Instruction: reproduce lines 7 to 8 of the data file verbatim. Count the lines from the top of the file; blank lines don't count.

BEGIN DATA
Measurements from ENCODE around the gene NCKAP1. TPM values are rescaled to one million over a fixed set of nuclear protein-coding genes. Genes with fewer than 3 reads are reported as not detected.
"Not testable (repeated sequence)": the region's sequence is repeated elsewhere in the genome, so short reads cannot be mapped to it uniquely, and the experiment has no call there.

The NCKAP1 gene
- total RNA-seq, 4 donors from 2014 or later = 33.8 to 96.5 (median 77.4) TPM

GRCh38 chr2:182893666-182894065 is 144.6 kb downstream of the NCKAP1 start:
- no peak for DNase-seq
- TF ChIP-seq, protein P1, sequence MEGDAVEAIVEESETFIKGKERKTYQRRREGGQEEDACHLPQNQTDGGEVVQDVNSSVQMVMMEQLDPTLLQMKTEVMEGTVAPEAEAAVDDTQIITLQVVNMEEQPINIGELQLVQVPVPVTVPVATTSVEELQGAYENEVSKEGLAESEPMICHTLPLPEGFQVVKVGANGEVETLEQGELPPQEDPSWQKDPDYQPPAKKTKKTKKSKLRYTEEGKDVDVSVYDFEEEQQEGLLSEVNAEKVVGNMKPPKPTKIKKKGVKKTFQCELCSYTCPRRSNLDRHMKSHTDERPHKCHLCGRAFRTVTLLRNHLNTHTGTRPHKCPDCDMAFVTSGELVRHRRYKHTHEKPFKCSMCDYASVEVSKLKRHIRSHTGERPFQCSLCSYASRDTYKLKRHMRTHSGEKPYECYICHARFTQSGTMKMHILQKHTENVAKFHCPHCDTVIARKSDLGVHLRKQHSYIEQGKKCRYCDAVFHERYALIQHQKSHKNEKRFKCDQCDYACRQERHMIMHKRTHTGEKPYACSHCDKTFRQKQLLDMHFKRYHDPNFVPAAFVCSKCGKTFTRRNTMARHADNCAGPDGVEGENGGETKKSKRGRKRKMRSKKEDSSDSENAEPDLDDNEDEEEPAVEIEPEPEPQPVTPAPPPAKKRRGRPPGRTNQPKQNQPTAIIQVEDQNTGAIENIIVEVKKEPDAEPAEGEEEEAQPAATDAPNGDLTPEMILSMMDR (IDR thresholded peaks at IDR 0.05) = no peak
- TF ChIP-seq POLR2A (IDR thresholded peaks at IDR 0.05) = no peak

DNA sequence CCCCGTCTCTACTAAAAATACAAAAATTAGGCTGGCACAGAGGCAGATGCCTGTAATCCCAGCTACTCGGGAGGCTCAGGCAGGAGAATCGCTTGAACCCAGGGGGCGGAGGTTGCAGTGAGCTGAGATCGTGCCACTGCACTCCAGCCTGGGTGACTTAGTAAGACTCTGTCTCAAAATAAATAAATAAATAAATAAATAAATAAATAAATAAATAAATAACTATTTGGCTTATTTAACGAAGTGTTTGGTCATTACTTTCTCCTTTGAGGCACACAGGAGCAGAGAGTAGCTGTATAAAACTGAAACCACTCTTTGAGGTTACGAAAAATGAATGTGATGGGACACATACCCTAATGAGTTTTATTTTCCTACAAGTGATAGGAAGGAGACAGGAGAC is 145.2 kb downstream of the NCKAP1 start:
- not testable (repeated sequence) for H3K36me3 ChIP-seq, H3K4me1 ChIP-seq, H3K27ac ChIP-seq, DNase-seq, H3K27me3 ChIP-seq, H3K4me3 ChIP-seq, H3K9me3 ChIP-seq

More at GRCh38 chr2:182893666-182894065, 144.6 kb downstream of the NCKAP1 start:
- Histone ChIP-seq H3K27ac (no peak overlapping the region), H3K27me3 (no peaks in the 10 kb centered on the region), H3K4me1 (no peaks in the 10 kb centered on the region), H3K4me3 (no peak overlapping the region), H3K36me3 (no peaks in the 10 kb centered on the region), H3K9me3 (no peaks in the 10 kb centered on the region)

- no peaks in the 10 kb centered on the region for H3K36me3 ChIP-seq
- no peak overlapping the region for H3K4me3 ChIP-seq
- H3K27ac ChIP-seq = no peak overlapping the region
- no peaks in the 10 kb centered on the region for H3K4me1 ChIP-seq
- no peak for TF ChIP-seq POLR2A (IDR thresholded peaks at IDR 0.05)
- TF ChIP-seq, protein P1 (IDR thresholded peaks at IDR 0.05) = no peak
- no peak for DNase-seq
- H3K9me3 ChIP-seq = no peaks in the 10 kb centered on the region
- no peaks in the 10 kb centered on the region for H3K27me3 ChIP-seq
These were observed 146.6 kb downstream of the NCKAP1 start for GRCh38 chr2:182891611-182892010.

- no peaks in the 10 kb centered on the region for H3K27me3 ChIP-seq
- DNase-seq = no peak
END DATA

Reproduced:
- TF ChIP-seq, protein P1, sequence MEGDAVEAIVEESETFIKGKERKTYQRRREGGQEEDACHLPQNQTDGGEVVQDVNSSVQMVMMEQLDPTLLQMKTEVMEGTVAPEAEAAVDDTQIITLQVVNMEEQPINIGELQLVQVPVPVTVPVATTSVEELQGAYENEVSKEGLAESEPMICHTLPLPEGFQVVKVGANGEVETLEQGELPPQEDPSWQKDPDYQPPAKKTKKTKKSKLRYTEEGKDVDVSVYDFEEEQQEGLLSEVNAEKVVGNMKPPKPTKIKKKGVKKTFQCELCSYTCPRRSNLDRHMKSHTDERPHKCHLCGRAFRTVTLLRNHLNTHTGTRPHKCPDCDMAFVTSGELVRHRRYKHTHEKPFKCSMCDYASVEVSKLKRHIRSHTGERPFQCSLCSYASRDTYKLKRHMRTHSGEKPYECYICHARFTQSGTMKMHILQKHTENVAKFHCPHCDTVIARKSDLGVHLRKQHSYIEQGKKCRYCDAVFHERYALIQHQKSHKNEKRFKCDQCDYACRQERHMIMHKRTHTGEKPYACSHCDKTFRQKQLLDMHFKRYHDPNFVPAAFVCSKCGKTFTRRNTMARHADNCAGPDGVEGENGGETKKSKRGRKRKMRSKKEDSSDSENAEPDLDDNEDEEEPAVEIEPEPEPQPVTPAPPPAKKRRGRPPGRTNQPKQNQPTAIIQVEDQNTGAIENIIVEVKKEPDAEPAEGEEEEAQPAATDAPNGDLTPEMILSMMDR (IDR thresholded peaks at IDR 0.05) = no peak
- TF ChIP-seq POLR2A (IDR thresholded peaks at IDR 0.05) = no peak